With balloon heels and a surrealist 8-bit twist, Loewe’s Spring/Summer 2023 show deflected Narcissus’s gaze back to nature

Inside the Loewe Spring/Summer 2023 showspace, the floor was colorless, polished with a chaste sheen. The models ascended to the runway from a perfectly square bottomless pit, from which a colossal, Jack-and-the-Beanstalk-like anthurium, deified in fiberglass, emerged. It also was here, in the equestrian arena of Paris’s La Garde Républicaine, that Anderson showcased his game-changing Spring/Summer 2022 collection—the one with all those iridescent, breast-plated jersey dresses and egg-shell-heeled stilettos. That was an explosive collection, turning the head of every major fashion editor and inciting a myriad of Substack entries and Twitter threads from high-fashion Internet kids, who rarely sacrifice their carefully curated mystique for discourse. From inside this brightly-lit, orthogonal rink—something out of a Raphael fresco—Anderson has declared a new world order.

Attending Fashion Week can be a pretty empty experience. Often, it feels like you are desperately searching for beauty in a sea of vanity; rarely do you find what you are looking for (or what you’ve been promised). Every performance is short-lived, fading quickly from prominence. Narcissus’s tormented lack of awareness reflects in our black-mirrored phone screens, held up by showgoers like crested shields. This is not the case with Loewe. To contextualize the brand’s identity today, it is important to remember that many have described Anderson’s work as “ugly or deliberately difficult.” He was among the first to blast scallop-hem-frilly-skirt British androgyny on the catwalk; the models demanded a second look, and probably a third. But according to Anderson, he was never trying to be outwardly controversial—he’s just emotional, and quite compulsive about achieving his goals. “I think you need struggle,” he once said. “[If not,] you have nothing to fight for.”

In a self-diagnosed, neurotic, post-pandemic I’ve nothing to lose state of mind, Jonathan Anderson felt Narcissus’s pain, too. But unlike Narcissus, Anderson isn’t excessively proud of the beauty of his design. He doesn’t peer down at it, nor does he regard it as a static self-portrait. To him, fashion is a broad horizon that scatters at every sunray—or, in this peculiar case, a manifold of anthurium bouquets. When asked why anthuriums, Anderson said that they are real things that look fake. Loewe’s show notes, however, hint at the more subversive and sinister reasons why Anderson was drawn to them: The pimply flesh of the rigidly upright apadix is undeniably a phallic gesture. Moreover, harboring insoluble calcium oxalate crystals in their hooded leaves, these flowering plants are poisonous to the touch. Anderson has implemented his own sort of Freudian, surrealist, free association technique to apply the blooms to this collection: They’re molded into bodices and bra cups, anchored to the vamps of stilettos, and dangled from leather bags.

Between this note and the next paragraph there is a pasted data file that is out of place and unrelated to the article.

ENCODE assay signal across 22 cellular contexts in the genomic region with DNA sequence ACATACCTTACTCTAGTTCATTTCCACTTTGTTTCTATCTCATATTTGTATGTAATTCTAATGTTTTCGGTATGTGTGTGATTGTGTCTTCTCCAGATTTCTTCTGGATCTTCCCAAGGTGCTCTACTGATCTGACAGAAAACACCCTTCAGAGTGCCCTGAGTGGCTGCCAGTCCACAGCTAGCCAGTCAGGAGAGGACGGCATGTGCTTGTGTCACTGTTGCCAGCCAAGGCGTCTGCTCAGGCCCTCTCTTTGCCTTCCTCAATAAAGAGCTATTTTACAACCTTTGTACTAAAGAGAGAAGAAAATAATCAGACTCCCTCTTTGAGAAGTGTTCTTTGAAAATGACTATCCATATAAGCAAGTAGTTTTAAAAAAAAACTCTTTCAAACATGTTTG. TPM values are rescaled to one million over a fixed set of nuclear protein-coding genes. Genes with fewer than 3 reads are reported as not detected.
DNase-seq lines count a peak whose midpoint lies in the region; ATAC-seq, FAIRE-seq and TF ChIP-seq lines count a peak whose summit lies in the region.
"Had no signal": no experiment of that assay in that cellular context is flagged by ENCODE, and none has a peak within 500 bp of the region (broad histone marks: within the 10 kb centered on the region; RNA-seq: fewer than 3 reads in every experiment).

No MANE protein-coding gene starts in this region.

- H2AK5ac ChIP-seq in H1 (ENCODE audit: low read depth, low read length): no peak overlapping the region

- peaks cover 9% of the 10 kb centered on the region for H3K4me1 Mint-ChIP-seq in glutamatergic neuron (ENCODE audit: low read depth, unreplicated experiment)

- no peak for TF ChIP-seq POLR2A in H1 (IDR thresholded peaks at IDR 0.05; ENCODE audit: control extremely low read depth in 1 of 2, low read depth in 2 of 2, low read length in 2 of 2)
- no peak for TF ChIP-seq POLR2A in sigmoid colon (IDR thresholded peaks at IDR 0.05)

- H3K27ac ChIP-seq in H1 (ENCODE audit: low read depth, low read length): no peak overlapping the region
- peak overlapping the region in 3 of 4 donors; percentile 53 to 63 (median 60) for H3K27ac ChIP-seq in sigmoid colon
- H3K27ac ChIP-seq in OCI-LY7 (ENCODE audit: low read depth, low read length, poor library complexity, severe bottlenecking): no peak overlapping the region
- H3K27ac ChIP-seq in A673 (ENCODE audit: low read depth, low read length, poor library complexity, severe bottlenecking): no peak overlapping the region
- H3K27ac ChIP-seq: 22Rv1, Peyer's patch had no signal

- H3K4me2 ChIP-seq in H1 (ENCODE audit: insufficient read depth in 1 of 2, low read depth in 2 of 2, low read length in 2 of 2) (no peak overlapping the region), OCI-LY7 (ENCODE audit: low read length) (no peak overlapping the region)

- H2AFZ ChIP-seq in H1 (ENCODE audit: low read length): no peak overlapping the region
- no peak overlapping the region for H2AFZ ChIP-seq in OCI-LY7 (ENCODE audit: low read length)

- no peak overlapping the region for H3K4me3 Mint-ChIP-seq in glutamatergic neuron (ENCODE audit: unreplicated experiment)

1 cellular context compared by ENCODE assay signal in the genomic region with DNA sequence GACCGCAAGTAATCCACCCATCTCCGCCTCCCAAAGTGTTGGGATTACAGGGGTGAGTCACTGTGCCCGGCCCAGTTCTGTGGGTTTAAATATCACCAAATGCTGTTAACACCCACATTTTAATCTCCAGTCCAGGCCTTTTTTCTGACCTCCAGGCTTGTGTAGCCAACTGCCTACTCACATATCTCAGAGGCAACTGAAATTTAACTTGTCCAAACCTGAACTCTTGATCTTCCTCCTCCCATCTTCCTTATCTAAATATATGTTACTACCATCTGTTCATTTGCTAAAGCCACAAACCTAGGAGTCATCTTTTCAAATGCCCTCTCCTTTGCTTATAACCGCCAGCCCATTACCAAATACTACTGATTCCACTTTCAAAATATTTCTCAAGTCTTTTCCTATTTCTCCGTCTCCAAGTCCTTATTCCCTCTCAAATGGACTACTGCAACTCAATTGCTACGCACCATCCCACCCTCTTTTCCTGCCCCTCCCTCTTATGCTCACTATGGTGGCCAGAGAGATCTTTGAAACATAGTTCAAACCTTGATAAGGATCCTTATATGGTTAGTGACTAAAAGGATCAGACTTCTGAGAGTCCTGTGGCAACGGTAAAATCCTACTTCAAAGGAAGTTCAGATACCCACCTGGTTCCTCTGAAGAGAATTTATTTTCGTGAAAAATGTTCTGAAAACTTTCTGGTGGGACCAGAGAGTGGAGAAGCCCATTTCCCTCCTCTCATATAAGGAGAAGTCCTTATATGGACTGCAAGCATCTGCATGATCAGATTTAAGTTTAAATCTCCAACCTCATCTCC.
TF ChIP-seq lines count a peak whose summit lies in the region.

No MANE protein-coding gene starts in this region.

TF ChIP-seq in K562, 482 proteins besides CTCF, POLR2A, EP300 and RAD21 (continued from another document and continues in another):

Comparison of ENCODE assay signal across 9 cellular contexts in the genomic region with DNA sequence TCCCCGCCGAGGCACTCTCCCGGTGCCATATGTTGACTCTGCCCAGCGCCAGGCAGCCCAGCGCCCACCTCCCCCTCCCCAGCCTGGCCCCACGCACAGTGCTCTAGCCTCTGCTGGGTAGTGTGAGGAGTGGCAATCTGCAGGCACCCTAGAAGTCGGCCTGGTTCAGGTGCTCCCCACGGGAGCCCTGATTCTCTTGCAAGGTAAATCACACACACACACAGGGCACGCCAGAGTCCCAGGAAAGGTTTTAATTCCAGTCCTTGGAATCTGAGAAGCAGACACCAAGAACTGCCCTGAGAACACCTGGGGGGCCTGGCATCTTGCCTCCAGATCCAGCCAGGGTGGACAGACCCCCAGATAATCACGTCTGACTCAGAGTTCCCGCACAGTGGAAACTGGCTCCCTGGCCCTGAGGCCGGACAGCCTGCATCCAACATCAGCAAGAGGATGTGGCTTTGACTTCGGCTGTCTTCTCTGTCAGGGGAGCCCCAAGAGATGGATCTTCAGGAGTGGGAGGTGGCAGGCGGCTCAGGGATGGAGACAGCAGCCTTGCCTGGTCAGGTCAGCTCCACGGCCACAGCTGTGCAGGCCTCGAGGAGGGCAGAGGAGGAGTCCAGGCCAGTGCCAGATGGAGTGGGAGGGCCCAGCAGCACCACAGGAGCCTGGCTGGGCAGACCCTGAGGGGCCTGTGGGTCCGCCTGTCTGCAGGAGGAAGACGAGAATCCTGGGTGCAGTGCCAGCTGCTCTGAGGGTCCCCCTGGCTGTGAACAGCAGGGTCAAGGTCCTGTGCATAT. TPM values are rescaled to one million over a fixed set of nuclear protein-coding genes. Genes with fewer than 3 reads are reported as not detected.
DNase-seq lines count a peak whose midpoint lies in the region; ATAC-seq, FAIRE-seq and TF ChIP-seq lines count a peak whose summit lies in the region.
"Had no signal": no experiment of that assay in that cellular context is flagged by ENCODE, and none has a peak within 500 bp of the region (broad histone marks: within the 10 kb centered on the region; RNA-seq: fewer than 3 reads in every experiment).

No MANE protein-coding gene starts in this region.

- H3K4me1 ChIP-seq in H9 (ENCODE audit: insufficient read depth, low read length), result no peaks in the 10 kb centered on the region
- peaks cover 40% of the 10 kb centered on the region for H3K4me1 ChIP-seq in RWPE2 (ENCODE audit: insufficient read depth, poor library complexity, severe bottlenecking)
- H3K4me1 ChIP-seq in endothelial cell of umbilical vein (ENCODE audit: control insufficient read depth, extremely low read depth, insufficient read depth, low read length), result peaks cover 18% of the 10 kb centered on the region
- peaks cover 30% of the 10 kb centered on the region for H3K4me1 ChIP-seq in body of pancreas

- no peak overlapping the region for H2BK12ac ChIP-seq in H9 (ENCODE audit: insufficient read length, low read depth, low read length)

Historically known for its exceptionally high-quality leather goods, Loewe once counted members of the Spanish royal family as frequent customers. Since his appointment as creative director, Anderson has earnestly and tenderly grappled with the important tradition of heritage-based craftsmanship. To deal with the institution of the atelier in the 2010s, he burst the bubble of artisanal fashion—something the industry really needed at the time—to unite art and design in the context of craft. By championing craft—which stresses the passing down of technique through non-Western, familial contexts (a tradition that was not yet welcomed by the Chambre Syndicale)—Anderson showed that it was possible to apply his experimental affinities to the biggest fashion league possible.